Additional Weapons for Ukraine as Europe and US make preparations for a long war

Secretary of Defense Lloyd J. Austin III announced President Joe Biden’s approval for the transfer of $675 million worth of U.S. military capabilities to Ukraine, but the emphasis of the Ukraine Defense Contact Group meeting at Ramstein Air Base, Germany is on providing long-term support to the nation in its fight against the Russian invasion.

Austin held the in-person meeting of the group and said that the more than 50 nations involved are keen to accelerate the efforts to help Ukraine.

Austin informed the group that the president Joe Biden had approved the latest tranche of U.S. assistance to Ukraine. It is the 20th withdrawal of equipment from U.S. stocks for Ukraine since August 2021.

“The latest package includes more , 105-millimeter howitzers, artillery ammunition and , Humvees, armored ambulances, anti-tank systems, small arms and more,” he said. “And since our last meeting in July, many allies and partners have come forward with their own important new deliveries of advanced radars, tanks, and armored personnel carriers.”

Austin and Army Gen. Mark A. Milley who is the chairman of the Joint Chiefs of Staff, met with Oleksii Reznikov Ukrainian defense minister, and Lieutenant. Gen. Yevhen Moisiuk, Ukrainian deputy chief of defense, prior to the group’s meeting. The Ukrainians presented information on the current battle conditions in the country and their military requirements.

This is the fifth time the group has met, that first met at Ramstein in April. At the moment, Ukraine had stopped Russian attacks on Kiev, the capital of Ukraine. Kyiv.

“In late April, Russia shifted to massive artillery strikes against sovereign Ukrainian territory in the Donbas,” Austin said in his opening remarks. “And this contact group responded swiftly to the changing character of Russia’s war of choice.”

The United States committed unprecedented security assistance to Ukraine including Stinger anti-aircraft systems and armored personnel carriers. launchers for grenades Mi-17 helicopters body armor, as well as millions of rounds of small-arms ammunition.

The secretary highlighted the transfer of howitzers as an example of the assistance that has poured into Ukraine. “In April, the United States delivered our first batch of M-777 howitzers — introducing NATO-standard artillery pieces to Ukraine for the first time,” the secretary stated. “Today, the United States has delivered 126 of those howitzers. And along with countries around the world, we’ve increased the number of howitzer systems for Ukraine’s defenders by more than 18-fold.” This helped freeze the Russian offensive in the Donbas region.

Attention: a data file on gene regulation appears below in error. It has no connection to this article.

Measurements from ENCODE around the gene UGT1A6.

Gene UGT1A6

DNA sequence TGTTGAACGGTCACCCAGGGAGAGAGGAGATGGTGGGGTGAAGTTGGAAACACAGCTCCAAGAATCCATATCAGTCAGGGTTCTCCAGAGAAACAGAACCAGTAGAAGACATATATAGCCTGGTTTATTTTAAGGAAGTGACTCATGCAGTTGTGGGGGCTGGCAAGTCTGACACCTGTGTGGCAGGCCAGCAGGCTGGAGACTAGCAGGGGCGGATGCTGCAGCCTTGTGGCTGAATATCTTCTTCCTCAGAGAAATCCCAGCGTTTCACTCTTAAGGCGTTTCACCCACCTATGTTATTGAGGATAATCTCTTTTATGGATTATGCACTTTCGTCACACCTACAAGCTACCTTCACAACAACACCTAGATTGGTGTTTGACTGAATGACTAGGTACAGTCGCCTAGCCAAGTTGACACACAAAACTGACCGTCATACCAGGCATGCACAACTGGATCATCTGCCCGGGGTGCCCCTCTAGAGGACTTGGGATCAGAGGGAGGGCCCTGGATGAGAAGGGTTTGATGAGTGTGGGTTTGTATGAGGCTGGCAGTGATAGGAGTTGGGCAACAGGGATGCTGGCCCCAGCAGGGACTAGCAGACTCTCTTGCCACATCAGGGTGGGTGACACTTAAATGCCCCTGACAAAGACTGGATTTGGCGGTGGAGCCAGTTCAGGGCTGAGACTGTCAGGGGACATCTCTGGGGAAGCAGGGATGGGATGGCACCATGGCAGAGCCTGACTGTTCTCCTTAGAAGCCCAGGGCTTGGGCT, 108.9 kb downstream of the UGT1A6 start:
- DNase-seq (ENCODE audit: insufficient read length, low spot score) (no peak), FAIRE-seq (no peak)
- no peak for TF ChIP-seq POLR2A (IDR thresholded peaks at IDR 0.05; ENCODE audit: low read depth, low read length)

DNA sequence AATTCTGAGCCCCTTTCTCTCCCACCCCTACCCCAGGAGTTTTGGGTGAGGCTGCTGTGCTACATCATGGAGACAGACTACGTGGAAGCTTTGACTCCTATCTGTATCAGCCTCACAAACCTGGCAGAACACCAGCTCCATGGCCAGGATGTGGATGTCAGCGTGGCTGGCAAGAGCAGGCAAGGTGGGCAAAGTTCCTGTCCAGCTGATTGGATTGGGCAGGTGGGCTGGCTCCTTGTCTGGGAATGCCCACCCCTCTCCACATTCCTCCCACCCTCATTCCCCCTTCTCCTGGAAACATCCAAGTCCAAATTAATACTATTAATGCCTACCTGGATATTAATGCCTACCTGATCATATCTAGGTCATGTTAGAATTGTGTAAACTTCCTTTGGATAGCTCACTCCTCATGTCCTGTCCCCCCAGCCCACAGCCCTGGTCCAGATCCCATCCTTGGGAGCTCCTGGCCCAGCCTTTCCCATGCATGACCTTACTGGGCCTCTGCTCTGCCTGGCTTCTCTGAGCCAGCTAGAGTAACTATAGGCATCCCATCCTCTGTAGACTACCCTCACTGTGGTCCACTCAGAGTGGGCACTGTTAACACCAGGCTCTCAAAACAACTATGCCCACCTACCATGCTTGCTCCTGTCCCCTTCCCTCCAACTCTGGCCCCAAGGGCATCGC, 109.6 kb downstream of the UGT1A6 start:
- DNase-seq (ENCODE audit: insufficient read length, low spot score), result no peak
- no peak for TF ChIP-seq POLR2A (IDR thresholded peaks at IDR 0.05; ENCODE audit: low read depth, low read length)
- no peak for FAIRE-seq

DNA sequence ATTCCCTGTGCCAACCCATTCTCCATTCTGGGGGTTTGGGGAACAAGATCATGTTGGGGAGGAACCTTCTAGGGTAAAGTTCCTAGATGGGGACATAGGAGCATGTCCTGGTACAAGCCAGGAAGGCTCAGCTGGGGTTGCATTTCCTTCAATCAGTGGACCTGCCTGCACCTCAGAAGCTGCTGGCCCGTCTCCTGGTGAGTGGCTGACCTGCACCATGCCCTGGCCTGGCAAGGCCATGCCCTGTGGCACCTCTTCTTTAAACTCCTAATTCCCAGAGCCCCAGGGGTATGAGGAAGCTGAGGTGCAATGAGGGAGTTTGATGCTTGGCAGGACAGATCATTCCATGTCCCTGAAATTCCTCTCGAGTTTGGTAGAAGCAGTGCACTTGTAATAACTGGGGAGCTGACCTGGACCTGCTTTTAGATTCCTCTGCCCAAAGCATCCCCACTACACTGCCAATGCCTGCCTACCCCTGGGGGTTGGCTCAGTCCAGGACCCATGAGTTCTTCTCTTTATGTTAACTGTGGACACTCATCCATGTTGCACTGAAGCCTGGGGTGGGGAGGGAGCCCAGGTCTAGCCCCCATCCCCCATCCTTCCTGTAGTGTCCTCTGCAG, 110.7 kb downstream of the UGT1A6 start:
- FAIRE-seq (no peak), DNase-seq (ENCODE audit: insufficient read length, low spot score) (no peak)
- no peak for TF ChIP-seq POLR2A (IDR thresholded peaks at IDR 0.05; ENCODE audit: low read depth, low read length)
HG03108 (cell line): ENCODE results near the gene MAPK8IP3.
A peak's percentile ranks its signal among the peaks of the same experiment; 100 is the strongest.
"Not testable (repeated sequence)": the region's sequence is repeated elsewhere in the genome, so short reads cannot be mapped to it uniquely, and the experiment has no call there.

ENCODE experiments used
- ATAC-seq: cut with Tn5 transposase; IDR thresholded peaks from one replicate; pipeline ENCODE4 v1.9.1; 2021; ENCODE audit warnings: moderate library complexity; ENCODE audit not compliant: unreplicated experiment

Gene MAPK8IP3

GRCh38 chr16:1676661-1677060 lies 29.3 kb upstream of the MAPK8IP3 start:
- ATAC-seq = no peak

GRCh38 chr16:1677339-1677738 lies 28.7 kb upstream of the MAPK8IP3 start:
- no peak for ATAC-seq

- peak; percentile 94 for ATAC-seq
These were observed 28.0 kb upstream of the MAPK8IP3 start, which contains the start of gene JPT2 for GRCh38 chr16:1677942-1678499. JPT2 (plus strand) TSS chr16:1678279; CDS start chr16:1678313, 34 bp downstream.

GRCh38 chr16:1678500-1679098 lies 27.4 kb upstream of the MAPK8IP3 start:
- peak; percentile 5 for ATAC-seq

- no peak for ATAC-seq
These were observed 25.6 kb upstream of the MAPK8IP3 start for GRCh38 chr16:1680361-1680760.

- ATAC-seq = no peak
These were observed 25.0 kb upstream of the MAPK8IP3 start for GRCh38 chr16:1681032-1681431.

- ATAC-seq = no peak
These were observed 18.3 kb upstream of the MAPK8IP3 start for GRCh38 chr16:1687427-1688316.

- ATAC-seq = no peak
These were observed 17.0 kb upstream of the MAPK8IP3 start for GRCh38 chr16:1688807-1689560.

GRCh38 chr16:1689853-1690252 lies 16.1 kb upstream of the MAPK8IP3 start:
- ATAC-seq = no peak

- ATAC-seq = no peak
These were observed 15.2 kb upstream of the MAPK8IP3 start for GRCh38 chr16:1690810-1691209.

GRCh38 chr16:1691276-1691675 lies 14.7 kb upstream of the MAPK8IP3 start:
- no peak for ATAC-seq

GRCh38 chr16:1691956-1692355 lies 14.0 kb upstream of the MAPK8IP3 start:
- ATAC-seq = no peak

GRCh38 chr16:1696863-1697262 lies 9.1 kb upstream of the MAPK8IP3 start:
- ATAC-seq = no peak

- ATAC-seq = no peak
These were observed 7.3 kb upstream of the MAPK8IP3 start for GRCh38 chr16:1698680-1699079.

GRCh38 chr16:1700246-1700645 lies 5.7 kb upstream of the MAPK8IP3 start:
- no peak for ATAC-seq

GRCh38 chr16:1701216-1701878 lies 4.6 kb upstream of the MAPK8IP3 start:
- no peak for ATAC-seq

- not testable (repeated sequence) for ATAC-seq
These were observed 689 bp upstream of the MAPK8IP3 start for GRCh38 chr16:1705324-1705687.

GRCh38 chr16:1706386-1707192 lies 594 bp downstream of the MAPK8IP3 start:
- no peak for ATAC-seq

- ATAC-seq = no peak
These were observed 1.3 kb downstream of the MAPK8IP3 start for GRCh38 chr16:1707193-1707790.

Since then, further capabilities, including 26 long-range artillery systems and guided multiple launch rockets have arrived.

“All these capabilities have demonstrably helped Ukraine fight back against Russia’s aggression,” he said. “And they have enabled Ukraine to resist Russia’s ongoing onslaught. So we have come a long way by working together.”

But more needs to happen. Russia continues to bombard Ukrainian civilians and cities with missiles and artillery fire. But the nature of the conflict is shifting and Ukrainian forces have begun an offensive against Russia in the southern part of the country, the secretary said.

“They are integrating the capabilities that we all have provided to help themselves to fight and reclaim their sovereign territory,” Austin said. “Today, this contact group needs to position itself to sustain Ukraine’s brave defenders for the long haul.”

The world must give Ukraine the capabilities it needs to fight in the present, but it also needs the means and training to protect the country in the future and deter Russia. “It means moving urgently to innovate, and to push all of our defense industrial bases to provide Ukraine with the tools that it will need for the hard road ahead,” Austin said. “We’re here because we refuse to live in a world where big powers trample borders by force. Our support for Ukraine’s bedrock right to defend itself doesn’t waver based on any given clash.”

The conflict in Ukraine is changing, according to the secretary, “and so is the mission of this Contact Group.”

The secretary stated that the group should consider long-term aid to Ukraine. “We’ll work together to train Ukraine’s forces for the long haul,” the secretary declared. “We’ll work together to help integrate Ukraine’s capabilities and bolster its joint operations for the long haul. We’ll work together to upgrade our defense industrial bases to meet Ukraine’s requirements for the long haul. And we’ll work together for production and innovation to meet Ukraine’s self-defense needs for the long haul.”

Ukraine is making strides against a much more formidable adversary. “And every day, we see the resolve of the allies and partners worldwide who are helping Ukraine resist Russia’s illegal, imperial and indefensible war of conquest,” he said. “And we must evolve as the fight evolves.”

There have been significant contributions from many other nations. Britain has donated 2.3 billion pounds of equipment to Ukraine. Germany as well as Denmark have both announced significant aid to military. Poland — an important frontline state in the face of Russia — has transferred three battalions with 155 mm self-propelled howitzers to Ukraine.

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